- Associated Press - Saturday, April 18, 2015

SPOKANE, Wash. (AP) - A Spokane County jury has award $8 million to the family of an inmate who died at the Airway Heights Corrections Center after a diabetic episode.

The award, announced late Friday, was twice what the family of Dale Stahl had sought, according to the Spokesman Review. (https://bit.ly/1IqhjPk )

The family sued the state Department of Corrections after he died in 2012. The lawsuit claimed guards ignored Stahl’s medical condition and kept him restrained after he suffered hypoglycemic shock.

Stahl, 57, was a “brittle diabetic,” someone whose Type 1 diabetes frequently caused large swings in his blood sugar level. The family’s lawyer, Nathan Roberts, said instead of calling 911, the officers treated it like a behavioral issue. They restrained him chest down on the floor with guards holding him down.

Corrections officials said in a statement after the verdict that they will confer with attorneys and discuss options about how to respond to the decision.

“It’s a tragic situation when an offender passes away in custody and our thoughts and concerns are with the Stahl family over their loss,” Assistant Secretary of Prisons Steve Sinclair said in the statement. “The DOC strives to provide a safe and healthy environment for offenders, including appropriate medical care.”

Corrections spokesman Jeremy Barclay said a critical incident review was completed after Stahl’s death, but he was unaware of its conclusions or whether anyone was disciplined.

Stahl’s daughter, Brittany Haun, said the prison would not provide answers after her father’s death.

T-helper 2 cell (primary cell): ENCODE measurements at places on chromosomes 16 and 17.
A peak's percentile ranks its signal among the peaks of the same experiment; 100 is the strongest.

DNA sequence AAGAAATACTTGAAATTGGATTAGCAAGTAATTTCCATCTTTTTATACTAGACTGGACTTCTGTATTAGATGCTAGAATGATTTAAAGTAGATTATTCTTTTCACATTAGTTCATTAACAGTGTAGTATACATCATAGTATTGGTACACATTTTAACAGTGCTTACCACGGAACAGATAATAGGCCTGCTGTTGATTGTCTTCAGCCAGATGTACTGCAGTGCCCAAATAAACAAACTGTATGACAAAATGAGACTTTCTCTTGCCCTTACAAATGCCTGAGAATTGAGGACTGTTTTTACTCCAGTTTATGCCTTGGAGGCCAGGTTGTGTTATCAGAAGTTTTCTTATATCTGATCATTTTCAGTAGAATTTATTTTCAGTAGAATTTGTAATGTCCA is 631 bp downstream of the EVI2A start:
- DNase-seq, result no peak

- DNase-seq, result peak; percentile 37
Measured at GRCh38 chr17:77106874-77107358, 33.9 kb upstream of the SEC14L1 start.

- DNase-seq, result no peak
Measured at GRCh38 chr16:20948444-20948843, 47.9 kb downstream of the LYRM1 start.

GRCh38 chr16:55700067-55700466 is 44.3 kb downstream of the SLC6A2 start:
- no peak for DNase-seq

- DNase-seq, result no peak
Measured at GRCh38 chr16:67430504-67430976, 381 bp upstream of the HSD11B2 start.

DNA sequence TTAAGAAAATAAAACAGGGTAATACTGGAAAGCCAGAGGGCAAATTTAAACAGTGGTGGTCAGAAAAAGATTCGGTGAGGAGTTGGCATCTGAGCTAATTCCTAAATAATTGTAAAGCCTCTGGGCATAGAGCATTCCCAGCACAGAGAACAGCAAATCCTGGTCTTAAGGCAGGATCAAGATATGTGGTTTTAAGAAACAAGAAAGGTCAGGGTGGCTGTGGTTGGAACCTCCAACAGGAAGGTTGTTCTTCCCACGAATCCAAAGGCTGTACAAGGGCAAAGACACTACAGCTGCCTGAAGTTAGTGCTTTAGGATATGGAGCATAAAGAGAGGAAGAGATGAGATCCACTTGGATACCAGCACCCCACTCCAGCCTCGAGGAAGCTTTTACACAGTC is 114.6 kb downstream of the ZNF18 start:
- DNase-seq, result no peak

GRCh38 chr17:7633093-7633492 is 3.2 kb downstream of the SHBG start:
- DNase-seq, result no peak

Stahl was incoherent and flailing his arms and legs during the episode. Six corrections officers got him under control and kept him in a prone position, Haun said.

Stahl went limp after 14 minutes that included the knees of officers pressing against his back. At that point officers called 911, but they continued to hold him on the floor and didn’t attempt to treat him, Haun said.

“In essence, these staff had been restraining a corpse,” Roberts wrote in court documents.

Stahl, who was handcuffed, did not have a pulse. Firefighters attempted CPR but couldn’t revive him.

The Spokane County Medical Examiner’s Office ruled the death natural, caused by atherosclerotic coronary artery disease. Diabetes was listed as a contributing factor.

The determination was based on information given by the Department of Corrections, Roberts said.

“They weren’t honest with the medical examiner in terms of describing the manner of his death,” he said.

The staff at the prison was aware of Stahl’s diabetes, Roberts said. Stahl’s cellmate, who called for help, told officers he thought Stahl was having an episode of low blood sugar.

Stahl had been at the prison for six months after he pleaded guilty to a charge of vehicular manslaughter in Tacoma. He was celebrating his birthday with a friend in 2010 and crashed into a parked car on the way home. His friend died and Stahl pleaded guilty because he had alcohol in his system, Roberts said.

Haun said she feels like justice was done and the verdict has given her a sense of closure.


Information from: The Spokesman-Review, https://www.spokesman.com

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